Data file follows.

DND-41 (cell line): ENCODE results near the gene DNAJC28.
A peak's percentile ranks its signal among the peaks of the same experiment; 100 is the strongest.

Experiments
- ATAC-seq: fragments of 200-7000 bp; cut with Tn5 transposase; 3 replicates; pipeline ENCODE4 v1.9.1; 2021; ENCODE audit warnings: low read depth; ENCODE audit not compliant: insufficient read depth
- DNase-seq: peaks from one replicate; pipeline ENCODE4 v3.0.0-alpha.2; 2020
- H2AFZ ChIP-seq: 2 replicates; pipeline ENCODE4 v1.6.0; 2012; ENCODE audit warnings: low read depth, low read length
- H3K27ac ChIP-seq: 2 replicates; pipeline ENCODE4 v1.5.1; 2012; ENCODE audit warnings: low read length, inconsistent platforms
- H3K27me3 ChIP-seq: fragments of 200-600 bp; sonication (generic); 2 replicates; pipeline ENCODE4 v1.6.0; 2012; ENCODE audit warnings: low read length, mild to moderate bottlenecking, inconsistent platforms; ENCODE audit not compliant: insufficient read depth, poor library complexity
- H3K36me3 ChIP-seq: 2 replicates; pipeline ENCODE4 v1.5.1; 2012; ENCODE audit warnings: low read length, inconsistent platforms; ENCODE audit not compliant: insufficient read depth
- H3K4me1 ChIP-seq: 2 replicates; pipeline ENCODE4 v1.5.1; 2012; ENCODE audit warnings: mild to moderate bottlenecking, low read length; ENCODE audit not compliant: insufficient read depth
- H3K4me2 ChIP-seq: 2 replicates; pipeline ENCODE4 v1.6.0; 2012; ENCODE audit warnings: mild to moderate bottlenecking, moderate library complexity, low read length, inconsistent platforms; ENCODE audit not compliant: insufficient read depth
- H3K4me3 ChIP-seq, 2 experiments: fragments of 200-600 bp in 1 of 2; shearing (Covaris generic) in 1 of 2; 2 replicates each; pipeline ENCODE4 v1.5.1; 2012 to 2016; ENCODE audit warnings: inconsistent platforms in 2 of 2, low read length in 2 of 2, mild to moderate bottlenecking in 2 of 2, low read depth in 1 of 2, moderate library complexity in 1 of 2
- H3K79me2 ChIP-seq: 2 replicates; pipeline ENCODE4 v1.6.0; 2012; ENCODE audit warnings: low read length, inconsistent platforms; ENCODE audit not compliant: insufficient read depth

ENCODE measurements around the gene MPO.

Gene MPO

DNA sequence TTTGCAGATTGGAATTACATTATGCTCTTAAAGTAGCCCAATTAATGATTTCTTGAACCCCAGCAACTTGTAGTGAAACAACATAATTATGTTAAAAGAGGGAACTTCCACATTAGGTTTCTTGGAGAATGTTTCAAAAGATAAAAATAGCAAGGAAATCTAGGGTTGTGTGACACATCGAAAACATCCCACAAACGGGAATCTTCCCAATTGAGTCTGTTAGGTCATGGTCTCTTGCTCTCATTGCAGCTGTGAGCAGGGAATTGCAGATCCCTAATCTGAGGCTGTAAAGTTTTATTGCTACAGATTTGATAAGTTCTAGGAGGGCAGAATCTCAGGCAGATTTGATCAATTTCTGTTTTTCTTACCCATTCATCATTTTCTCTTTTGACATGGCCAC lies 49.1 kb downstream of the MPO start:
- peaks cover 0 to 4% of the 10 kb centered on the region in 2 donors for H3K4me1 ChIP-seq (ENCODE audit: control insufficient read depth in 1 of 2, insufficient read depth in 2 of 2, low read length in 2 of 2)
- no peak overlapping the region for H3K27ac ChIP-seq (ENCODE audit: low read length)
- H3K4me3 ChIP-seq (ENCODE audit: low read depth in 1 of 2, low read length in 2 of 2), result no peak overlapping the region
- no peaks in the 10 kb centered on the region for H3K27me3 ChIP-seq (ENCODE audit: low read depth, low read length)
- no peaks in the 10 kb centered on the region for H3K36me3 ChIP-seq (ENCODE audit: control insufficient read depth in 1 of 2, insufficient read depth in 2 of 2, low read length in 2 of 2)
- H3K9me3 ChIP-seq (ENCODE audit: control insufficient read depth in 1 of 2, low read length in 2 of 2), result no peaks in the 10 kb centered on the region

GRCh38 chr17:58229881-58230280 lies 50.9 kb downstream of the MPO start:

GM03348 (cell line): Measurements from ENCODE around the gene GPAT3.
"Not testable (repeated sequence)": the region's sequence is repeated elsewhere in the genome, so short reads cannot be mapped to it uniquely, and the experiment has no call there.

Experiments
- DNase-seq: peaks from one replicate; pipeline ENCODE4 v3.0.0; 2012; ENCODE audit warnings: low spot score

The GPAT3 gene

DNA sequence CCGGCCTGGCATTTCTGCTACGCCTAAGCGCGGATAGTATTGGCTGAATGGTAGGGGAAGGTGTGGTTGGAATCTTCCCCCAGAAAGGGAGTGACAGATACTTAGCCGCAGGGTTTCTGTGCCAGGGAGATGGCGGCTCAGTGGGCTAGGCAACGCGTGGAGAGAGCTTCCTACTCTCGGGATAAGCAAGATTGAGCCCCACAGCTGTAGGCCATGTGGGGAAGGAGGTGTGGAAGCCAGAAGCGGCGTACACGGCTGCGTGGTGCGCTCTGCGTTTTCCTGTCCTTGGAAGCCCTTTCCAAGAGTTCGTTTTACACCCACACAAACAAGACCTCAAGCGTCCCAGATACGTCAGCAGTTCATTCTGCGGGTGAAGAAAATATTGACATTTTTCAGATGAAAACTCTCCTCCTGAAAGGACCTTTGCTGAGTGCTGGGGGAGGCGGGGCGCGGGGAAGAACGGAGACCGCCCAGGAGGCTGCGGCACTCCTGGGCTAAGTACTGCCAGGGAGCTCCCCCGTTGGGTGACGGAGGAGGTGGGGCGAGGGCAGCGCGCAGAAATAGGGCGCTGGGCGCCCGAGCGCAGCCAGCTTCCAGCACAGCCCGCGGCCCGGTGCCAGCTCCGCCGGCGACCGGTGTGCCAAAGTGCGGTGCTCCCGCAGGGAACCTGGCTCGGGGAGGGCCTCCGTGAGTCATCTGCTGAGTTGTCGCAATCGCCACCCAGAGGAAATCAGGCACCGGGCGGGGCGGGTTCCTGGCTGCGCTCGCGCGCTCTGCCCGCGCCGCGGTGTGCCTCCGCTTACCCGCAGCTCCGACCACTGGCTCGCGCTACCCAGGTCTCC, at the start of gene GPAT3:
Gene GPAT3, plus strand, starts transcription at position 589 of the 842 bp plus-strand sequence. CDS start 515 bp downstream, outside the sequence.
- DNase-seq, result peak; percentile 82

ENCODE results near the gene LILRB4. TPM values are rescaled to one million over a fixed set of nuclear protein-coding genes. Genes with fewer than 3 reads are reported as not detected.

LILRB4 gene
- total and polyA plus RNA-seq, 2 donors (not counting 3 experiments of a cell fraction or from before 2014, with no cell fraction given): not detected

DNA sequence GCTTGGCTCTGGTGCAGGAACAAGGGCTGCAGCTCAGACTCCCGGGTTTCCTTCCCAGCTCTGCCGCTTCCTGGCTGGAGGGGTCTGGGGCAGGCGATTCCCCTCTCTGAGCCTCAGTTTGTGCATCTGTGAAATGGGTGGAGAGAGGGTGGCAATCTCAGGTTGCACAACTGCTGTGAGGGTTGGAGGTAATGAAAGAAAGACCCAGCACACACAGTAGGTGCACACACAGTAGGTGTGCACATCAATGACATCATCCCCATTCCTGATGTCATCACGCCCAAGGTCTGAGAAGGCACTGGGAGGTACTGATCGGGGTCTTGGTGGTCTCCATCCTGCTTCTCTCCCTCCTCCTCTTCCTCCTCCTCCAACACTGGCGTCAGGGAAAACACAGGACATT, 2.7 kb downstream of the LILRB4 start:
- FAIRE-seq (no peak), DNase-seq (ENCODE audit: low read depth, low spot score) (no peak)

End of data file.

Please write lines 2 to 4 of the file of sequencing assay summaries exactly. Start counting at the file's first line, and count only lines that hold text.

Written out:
A peak's percentile ranks its signal among the peaks of the same experiment; 100 is the strongest.

Experiments
- ATAC-seq: fragments of 200-7000 bp; cut with Tn5 transposase; 3 replicates; pipeline ENCODE4 v1.9.1; 2021; ENCODE audit warnings: low read depth; ENCODE audit not compliant: insufficient read depth